The patient is an 87-year-old woman with a 5 years history of open-angle aphakic glaucoma treated with topical travoprost 0.004% plus timolol 0.5%. One month before admission she was submitted to right eye cataract (extracapsular) surgery, complicated by severe local pseudomonas aeruginosa infection. Treatment included topical prednisone, ceftazidime, and gatifloxacin. As this approach proved to be ineffective, the patient was eventually submitted to a keratoplasty, leaving additional visual deficits and subsequent decompensation of her glaucoma with a post-dilation intraocular pressure of 25 mmHg.

The patient was then started on topical tropicamide 1% 2 drops, equivalent to 1 mg, qid. From the first dose she started with abnormal mental and behavioral status with lowered level of consciousness, acute psychomotor agitation, disorientation and confusion. During these episodes she spoke out loud, presented coherent but illogical thinking, wondered around her house looking for relatives that were deceased or lived away, with abnormal flow of speech, impaired judgment and lack of insight. She also referred vivid and complex visual and kinesthetic hallucinations described as sensations of falling or been pushed from above. The content of her hallucinations included visual perception of familiar relatives and unknown children trying to communicate, with no auditory or tactile perception. These symptoms persisted throughout the day and night but fluctuated in intensity, peaking when tropicamide drops were applied.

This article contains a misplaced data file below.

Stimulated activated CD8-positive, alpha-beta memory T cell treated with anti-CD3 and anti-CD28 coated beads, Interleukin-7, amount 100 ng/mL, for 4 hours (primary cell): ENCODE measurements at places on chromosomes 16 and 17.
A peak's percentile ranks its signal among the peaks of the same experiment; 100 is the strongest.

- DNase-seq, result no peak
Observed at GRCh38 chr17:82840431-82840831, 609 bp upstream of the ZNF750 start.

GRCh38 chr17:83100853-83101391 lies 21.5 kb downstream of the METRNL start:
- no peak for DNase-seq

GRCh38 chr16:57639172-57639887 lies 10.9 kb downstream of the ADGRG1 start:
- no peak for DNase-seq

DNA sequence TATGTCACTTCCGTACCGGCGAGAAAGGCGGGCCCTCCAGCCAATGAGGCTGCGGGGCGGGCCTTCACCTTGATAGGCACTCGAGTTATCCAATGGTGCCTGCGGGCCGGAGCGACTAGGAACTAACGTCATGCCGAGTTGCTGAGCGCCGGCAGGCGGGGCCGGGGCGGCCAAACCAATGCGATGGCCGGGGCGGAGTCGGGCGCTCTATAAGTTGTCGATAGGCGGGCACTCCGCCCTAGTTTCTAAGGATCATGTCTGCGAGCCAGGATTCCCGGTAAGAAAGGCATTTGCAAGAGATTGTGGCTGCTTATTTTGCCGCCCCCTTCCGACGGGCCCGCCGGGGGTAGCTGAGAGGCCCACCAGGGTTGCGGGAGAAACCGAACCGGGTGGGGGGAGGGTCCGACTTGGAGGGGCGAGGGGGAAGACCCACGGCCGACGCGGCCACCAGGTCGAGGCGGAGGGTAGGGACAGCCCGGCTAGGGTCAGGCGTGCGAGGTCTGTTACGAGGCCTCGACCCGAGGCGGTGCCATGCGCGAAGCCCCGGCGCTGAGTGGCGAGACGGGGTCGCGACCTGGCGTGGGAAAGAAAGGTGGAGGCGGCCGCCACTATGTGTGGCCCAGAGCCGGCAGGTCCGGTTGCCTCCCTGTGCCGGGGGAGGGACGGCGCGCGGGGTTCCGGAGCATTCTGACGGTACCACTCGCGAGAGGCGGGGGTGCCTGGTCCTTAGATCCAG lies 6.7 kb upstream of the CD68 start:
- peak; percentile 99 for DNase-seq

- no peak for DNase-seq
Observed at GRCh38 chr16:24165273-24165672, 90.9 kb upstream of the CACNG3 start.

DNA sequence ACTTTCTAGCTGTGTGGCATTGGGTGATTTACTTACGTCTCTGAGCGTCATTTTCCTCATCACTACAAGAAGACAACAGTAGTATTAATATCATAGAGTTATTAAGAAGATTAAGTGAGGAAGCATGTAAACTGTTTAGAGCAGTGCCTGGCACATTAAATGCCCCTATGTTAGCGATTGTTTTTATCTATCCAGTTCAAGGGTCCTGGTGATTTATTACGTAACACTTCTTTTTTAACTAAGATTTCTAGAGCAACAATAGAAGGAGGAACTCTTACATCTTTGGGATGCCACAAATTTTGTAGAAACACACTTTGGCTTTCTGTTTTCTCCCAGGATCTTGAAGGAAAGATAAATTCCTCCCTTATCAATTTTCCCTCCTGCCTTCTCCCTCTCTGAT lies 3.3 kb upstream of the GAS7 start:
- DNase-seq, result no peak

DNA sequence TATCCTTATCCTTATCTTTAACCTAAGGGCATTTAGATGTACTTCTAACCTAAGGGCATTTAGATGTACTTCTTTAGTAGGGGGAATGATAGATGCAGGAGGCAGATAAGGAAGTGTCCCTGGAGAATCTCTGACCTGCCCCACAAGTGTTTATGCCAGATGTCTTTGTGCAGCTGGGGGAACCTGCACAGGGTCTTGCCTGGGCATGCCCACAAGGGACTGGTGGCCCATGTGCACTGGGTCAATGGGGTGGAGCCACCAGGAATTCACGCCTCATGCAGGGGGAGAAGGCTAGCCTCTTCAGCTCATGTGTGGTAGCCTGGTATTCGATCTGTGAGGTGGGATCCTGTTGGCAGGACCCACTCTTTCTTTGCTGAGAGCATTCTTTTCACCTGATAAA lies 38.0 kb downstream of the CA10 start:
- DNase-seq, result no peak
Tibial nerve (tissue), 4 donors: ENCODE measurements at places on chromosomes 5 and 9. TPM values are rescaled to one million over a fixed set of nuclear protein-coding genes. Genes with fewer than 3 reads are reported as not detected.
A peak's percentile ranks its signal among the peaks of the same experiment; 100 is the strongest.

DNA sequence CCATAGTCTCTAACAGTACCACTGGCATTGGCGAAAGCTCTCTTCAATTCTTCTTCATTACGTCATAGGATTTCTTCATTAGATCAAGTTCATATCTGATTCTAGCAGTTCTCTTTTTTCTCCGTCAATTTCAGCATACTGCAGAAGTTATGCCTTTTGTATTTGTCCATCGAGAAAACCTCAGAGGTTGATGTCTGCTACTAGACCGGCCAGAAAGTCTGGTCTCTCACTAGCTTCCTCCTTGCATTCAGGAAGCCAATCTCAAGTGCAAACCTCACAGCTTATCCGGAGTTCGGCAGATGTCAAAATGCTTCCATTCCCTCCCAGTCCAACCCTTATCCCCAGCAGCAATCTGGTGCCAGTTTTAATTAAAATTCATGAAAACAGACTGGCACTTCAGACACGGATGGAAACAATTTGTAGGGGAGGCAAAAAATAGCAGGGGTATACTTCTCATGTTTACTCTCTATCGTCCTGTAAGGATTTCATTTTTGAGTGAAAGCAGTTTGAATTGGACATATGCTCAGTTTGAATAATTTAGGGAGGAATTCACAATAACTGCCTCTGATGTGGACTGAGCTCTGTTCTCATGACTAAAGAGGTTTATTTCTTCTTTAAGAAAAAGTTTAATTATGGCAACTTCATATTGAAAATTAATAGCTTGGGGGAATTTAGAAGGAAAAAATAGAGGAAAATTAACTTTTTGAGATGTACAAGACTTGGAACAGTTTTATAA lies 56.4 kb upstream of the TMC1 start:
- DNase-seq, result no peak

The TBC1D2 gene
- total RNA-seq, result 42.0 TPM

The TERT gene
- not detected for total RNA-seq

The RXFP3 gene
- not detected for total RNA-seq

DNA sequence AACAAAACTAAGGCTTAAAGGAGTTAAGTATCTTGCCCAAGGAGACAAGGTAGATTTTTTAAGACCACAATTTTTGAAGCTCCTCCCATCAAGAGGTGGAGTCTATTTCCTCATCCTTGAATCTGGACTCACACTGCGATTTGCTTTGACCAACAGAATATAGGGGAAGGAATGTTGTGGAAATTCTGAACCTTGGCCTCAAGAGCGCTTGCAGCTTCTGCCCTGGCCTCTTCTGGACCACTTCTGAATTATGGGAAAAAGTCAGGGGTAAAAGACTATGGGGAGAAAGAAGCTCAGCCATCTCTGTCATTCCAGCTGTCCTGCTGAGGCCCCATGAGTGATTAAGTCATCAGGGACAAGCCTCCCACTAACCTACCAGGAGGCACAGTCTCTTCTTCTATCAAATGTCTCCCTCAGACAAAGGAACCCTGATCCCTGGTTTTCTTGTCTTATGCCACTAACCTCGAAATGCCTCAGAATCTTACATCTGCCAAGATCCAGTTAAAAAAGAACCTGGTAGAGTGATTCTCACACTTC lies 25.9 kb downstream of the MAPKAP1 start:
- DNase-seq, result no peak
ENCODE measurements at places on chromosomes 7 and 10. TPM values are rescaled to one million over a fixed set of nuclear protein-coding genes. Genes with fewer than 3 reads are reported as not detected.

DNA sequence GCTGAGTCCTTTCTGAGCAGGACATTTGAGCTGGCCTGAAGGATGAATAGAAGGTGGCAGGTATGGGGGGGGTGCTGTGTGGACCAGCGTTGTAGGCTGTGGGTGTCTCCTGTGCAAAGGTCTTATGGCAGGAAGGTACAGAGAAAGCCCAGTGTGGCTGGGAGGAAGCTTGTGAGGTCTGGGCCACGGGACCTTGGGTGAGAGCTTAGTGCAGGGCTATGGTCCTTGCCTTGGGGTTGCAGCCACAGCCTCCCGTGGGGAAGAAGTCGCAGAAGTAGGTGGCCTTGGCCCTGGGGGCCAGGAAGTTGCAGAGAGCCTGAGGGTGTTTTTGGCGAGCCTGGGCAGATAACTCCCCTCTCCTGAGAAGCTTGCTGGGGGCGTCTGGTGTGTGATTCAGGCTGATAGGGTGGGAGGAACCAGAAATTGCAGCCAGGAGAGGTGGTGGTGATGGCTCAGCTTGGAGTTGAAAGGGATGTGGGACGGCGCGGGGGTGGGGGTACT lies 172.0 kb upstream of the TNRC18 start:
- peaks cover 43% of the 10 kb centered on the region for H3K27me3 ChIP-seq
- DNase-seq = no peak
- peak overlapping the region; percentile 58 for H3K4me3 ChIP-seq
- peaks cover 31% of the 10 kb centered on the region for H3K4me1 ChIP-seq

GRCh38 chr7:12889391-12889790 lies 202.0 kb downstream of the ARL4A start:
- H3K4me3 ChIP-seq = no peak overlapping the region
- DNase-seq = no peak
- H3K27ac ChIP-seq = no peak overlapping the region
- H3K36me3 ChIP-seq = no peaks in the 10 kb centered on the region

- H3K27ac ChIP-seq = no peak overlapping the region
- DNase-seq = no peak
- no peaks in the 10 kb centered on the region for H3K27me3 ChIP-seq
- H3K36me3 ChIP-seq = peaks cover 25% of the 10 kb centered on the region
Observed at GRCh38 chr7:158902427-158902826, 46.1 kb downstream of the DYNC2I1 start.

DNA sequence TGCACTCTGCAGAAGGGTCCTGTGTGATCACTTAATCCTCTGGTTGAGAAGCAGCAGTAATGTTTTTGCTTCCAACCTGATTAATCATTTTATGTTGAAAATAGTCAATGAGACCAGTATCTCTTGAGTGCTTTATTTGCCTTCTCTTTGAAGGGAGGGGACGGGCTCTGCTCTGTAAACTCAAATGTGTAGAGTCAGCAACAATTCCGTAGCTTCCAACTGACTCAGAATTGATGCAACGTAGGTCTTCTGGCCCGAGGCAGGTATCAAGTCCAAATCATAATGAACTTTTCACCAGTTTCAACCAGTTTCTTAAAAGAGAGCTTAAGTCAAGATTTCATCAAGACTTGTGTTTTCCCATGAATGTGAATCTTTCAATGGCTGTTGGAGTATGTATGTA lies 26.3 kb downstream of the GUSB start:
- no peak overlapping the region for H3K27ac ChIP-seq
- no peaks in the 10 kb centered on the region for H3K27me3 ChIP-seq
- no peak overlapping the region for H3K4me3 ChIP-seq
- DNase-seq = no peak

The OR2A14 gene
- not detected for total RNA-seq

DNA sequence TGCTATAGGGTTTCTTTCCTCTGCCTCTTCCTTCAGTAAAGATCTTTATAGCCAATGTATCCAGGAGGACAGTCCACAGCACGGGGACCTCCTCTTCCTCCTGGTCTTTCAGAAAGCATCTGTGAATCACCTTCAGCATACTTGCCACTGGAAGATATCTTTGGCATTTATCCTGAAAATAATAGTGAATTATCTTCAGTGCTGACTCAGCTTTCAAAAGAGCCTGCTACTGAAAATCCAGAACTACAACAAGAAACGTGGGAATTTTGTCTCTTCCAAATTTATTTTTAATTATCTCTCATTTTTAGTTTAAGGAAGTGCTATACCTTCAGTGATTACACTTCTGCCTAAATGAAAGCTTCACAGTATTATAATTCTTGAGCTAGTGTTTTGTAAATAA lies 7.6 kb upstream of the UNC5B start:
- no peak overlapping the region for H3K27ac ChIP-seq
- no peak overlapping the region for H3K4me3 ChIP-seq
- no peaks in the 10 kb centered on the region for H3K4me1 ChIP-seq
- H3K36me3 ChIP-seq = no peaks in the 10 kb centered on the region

After two consecutive days she became more agitated, was unable to be restrained by her care givers and was admitted to our hospital's emergency room. General and neurologic examinations did not reveal additional abnormalities, except for the neuropsychiatric abnormalities described above. Mini mental status examination was not applicable because of her visual deficit. Ophthalmologic examination was not possible in view of the lack of collaboration and agitation. Routine urine and blood tests for metabolic and inflammatory abnormalities were normal. Chest x-ray was unremarkable. Cranial CT and MRI showed moderate diffuse atrophy and periventricular white matter changes compatible with microangiopathy.

Tropicamide was stopped and the patient showed dramatic improvement overnight, returning to her baseline status. The diagnosis of cycloplegic induced psychosis was confirmed in the following day after one of her care givers inadvertently applied the eye drops again, bringing similar neuropsychiatric symptoms that lasted for about six hours. Upon directed questioning, her son and daughter referred that during the previous year she was experiencing subtle but progressive cognitive decline regarding short term memory and executive functioning. These symptoms were not formally assessed by a specialist but were severe enough to leave her partially dependent for part of daily living activities.

The patient was discharged on the third day after admission and referred for a new ophthalmologic assessment.